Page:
It’s an odd feeling learning something so profound about yourself this late in life… But it’s not as odd as the things I can hear now.

It was during Lacrimosa that I realized I was truly hearing pitches I’ve never experienced before. It was like seeing a color I’ve never seen before.

I honestly never thought I would really be able to hear my own soundtracks because I have accepted my deafness, I have always been and still am grateful for all I’ve been blessed with so it was never a big deal to me.

Now… I’m overwhelmed and beyond grateful.

But this is just the beginning. That’s why I’m asking you to give me the name of the most beautiful songs to you.

I’ve posted the question on reddit and will listen to the top 30 upvotes and then post my top 5 from that batch.


UPDATE: Wow… Just wow.

14 thousand comments on reddit and counting.

I’m humbled and grateful for every one of the comments, upvotes and the endless amounts of music suggestions.

Currently the most upvoted comment isn’t a song suggestion but rather a suggestion to listen to the music from the beginnings of its orgins. Here’s the original comment below as submitted by GiraffeKiller- “This is like introducing an Alien to the music of Earth. I wouldn’t know where to start. Once you’re through your kick on Classical, I might start with music from the 50′s and progress through each decade. You can really see the growth of modern music like that.”

I think it’s a wonderful idea, and will be blogging about my journey into the world of music. As many of you have pointed out; music didn’t start in the 50′s, so I’m going to start with the earliest written form of music… I’m going to start with Guillaume de Machaut’s Agnus Dei. (Composed sometime between 1313 and 1365)

I am still posting my top 5 next week… It will be a difficult task considering all the submissions.

This week I am going to re-watch my favorite film of all time, Baraka. This will be my first time being able to hear the soundtrack of the film. I will be posting about that as well.

Also for all of those asking- the hearing aids I purchased are the Phonak Naida S IX UP Premium.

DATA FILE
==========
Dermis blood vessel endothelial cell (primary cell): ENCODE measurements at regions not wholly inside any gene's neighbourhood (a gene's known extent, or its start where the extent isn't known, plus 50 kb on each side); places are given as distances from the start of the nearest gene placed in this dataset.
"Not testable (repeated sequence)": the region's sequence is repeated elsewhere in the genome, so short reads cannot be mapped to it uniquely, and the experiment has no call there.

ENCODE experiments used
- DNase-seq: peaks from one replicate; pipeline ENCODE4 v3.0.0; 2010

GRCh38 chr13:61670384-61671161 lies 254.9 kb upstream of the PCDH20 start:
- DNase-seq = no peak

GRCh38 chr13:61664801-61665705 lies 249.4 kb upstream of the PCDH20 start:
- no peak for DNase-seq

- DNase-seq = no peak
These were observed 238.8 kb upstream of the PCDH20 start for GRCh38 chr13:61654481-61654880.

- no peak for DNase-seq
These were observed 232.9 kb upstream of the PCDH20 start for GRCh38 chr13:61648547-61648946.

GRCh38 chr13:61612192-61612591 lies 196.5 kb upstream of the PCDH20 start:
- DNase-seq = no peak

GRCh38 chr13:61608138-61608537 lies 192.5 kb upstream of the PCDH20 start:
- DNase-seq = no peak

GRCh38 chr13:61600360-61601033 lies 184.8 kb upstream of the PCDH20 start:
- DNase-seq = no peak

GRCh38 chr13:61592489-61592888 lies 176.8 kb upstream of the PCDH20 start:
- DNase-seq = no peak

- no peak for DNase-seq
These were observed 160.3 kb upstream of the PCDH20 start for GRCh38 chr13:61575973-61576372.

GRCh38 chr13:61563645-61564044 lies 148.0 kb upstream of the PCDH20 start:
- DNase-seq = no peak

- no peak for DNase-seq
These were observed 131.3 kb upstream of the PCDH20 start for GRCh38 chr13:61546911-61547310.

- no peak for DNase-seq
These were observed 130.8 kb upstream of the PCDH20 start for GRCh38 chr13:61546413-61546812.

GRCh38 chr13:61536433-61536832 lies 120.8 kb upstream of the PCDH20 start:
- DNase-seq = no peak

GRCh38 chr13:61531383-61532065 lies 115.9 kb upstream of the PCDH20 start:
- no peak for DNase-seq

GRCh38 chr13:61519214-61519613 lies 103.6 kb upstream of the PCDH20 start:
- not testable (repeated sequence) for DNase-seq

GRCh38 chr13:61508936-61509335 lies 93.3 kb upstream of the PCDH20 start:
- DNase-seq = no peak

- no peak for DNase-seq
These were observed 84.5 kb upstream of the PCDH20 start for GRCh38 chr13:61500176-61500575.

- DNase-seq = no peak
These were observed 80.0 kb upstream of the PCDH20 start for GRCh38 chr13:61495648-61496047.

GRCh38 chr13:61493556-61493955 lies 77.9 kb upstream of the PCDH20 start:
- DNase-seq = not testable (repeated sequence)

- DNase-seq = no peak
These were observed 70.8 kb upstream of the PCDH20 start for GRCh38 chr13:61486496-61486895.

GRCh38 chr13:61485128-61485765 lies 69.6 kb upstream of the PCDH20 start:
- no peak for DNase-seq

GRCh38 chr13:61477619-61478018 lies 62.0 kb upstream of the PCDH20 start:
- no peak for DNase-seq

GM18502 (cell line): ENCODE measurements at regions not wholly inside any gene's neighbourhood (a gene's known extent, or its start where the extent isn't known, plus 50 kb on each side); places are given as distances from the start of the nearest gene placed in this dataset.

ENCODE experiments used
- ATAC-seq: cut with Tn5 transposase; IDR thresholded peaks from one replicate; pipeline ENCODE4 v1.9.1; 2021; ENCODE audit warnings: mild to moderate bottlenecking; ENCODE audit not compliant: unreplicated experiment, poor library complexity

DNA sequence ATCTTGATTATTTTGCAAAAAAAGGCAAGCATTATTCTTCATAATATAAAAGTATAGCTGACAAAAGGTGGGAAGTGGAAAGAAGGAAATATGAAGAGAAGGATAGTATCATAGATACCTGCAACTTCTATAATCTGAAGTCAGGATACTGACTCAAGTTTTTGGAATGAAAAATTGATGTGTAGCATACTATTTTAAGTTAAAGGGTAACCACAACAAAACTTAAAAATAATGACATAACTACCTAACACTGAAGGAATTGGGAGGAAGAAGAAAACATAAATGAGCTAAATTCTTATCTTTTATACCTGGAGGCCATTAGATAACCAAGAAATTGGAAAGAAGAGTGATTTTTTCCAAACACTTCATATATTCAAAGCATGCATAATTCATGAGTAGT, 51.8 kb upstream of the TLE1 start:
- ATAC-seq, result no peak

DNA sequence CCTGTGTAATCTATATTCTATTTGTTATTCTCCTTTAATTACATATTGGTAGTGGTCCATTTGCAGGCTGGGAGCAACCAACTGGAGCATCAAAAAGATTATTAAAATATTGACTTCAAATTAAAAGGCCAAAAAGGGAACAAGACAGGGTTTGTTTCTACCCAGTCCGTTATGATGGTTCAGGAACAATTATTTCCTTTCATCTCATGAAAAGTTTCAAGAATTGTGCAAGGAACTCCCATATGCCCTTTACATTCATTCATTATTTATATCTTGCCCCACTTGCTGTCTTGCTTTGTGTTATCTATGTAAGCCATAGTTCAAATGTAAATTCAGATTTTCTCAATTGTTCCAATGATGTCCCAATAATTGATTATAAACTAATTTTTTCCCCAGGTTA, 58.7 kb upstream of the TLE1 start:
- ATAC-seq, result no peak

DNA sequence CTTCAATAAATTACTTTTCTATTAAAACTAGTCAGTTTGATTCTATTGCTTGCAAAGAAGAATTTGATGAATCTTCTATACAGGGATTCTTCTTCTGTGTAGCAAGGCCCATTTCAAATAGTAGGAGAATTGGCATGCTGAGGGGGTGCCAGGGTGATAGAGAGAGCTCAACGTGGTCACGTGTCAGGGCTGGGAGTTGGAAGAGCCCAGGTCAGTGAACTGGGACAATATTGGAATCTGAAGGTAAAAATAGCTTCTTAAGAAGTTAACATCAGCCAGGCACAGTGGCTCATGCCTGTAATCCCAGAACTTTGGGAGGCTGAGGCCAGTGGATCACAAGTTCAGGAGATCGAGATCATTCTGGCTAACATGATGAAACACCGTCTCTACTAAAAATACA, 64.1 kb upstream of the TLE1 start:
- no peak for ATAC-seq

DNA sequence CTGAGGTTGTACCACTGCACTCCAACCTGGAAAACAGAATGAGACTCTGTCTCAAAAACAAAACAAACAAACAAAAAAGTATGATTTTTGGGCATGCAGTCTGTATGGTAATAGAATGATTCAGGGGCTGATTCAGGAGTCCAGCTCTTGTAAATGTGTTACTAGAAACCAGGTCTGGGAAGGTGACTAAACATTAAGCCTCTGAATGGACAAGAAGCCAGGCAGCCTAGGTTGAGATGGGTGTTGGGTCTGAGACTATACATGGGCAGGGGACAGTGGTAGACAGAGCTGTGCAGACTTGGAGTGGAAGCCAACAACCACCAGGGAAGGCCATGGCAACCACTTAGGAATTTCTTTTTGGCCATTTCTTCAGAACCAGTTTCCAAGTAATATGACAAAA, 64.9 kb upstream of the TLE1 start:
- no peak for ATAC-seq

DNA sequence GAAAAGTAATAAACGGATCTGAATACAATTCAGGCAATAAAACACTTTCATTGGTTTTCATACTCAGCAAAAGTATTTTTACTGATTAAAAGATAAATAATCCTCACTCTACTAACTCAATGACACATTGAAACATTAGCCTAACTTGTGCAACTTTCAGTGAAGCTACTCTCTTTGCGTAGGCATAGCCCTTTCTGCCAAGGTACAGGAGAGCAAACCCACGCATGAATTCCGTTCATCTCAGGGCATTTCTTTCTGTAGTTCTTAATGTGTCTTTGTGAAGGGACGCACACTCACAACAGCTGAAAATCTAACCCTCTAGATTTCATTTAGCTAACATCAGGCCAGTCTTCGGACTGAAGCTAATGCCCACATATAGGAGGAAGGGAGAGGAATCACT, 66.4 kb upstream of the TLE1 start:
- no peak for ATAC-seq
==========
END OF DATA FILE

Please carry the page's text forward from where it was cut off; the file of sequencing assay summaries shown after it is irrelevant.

Again, thank you for all the kind words and shares!

Even if you’re not hearing music for the first time ever, I suggest looking through the suggestions and expanding your musical tastes. You never know how many more days you have left to hear…. Trust me on this one, you don’t want to miss out on a great song.

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346 comments on “Being able to hear music for the first time ever.

  1. Travis White on said: you MUST check out “The Ecstasy Of Gold” by Ennio Morricone.
    I don’t know what exzctly it is, but this song just gets me GOING. I feel as if I’m channeling a creative beam of information every time I listen to it full blast. Great to read that you’ve been able to finally open that magical door of hearing!

    • SteveLussier on said:

      Great suggestion!

      If you like Leone, I also suggest the soundtrack to Once Upon a Time in the West (there’s a related film & soundtrack Good Bad & Ugly that’s more well-known, but I prefer OUTW) or much better, watch it. Other soundtracks: Planet of the Apes (edgy pioneering blend of avant-garde into film music); The Day the Earth Stood Still (not the remake; lyrical, eerie); Jaws (it has a lot more than the infamous “dudududdudu”); The Fury (1978); Vertigo.

      I second the recs on Reddit for Great Gig in the Sky & the 2nd movement of Beethoven’s 7th.
      Also: Flower Duet (short operatic piece; sublime)
      Barber’s Piano Concerto (same guy who does the rec’d-by-many Adagio)
      2 by Gershwin: Concerto in F and (of course) Rhapsody in Blue
      Billie Holiday (all); John Coltrane esp w McCoy Tyner
      Green Onions by Booker T & the MGs
      Do You Realize by The Flaming Lips

      chill / lounge / arty / melancholy electronica:
      Lujon by Mancini – justifiably regarded by some as finest instrumental ever
      these are obscure but worth hunting up or asking a friend to find: